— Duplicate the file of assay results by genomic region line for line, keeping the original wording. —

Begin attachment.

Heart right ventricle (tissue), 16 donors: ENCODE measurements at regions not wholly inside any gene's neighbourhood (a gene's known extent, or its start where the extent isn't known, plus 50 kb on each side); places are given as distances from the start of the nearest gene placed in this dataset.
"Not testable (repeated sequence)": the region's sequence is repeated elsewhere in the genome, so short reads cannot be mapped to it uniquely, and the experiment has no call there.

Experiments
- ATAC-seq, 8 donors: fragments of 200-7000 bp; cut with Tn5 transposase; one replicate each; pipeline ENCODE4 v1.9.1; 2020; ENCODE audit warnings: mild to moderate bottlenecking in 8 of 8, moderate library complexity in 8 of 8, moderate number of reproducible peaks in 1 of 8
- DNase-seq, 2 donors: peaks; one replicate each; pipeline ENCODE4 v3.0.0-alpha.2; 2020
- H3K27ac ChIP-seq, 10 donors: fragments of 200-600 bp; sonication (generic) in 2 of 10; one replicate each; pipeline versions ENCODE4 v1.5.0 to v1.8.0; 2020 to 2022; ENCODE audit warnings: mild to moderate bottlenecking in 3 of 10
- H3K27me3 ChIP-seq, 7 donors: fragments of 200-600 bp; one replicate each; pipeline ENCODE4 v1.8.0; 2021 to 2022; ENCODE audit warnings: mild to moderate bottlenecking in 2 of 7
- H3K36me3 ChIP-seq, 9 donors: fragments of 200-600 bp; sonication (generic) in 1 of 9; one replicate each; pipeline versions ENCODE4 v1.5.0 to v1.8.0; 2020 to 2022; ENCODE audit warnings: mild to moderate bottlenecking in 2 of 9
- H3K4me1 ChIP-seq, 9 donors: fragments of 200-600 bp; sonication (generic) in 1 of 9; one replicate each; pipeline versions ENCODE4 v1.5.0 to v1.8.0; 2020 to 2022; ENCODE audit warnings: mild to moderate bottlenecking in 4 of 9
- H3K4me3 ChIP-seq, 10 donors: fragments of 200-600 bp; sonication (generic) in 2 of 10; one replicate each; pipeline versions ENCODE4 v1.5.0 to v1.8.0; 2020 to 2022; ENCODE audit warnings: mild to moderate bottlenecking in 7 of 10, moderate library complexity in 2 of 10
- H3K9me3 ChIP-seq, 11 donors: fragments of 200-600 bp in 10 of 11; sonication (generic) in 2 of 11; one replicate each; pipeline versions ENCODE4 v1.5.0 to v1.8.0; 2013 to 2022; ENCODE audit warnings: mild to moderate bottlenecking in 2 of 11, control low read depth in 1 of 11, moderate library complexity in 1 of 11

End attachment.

Heart right ventricle (tissue), 16 donors: ENCODE measurements at regions not wholly inside any gene's neighbourhood (a gene's known extent, or its start where the extent isn't known, plus 50 kb on each side); places are given as distances from the start of the nearest gene placed in this dataset.
"Not testable (repeated sequence)": the region's sequence is repeated elsewhere in the genome, so short reads cannot be mapped to it uniquely, and the experiment has no call there.

Experiments
- ATAC-seq, 8 donors: fragments of 200-7000 bp; cut with Tn5 transposase; one replicate each; pipeline ENCODE4 v1.9.1; 2020; ENCODE audit warnings: mild to moderate bottlenecking in 8 of 8, moderate library complexity in 8 of 8, moderate number of reproducible peaks in 1 of 8
- DNase-seq, 2 donors: peaks; one replicate each; pipeline ENCODE4 v3.0.0-alpha.2; 2020
- H3K27ac ChIP-seq, 10 donors: fragments of 200-600 bp; sonication (generic) in 2 of 10; one replicate each; pipeline versions ENCODE4 v1.5.0 to v1.8.0; 2020 to 2022; ENCODE audit warnings: mild to moderate bottlenecking in 3 of 10
- H3K27me3 ChIP-seq, 7 donors: fragments of 200-600 bp; one replicate each; pipeline ENCODE4 v1.8.0; 2021 to 2022; ENCODE audit warnings: mild to moderate bottlenecking in 2 of 7
- H3K36me3 ChIP-seq, 9 donors: fragments of 200-600 bp; sonication (generic) in 1 of 9; one replicate each; pipeline versions ENCODE4 v1.5.0 to v1.8.0; 2020 to 2022; ENCODE audit warnings: mild to moderate bottlenecking in 2 of 9
- H3K4me1 ChIP-seq, 9 donors: fragments of 200-600 bp; sonication (generic) in 1 of 9; one replicate each; pipeline versions ENCODE4 v1.5.0 to v1.8.0; 2020 to 2022; ENCODE audit warnings: mild to moderate bottlenecking in 4 of 9
- H3K4me3 ChIP-seq, 10 donors: fragments of 200-600 bp; sonication (generic) in 2 of 10; one replicate each; pipeline versions ENCODE4 v1.5.0 to v1.8.0; 2020 to 2022; ENCODE audit warnings: mild to moderate bottlenecking in 7 of 10, moderate library complexity in 2 of 10
- H3K9me3 ChIP-seq, 11 donors: fragments of 200-600 bp in 10 of 11; sonication (generic) in 2 of 11; one replicate each; pipeline versions ENCODE4 v1.5.0 to v1.8.0; 2013 to 2022; ENCODE audit warnings: mild to moderate bottlenecking in 2 of 11, control low read depth in 1 of 11, moderate library complexity in 1 of 11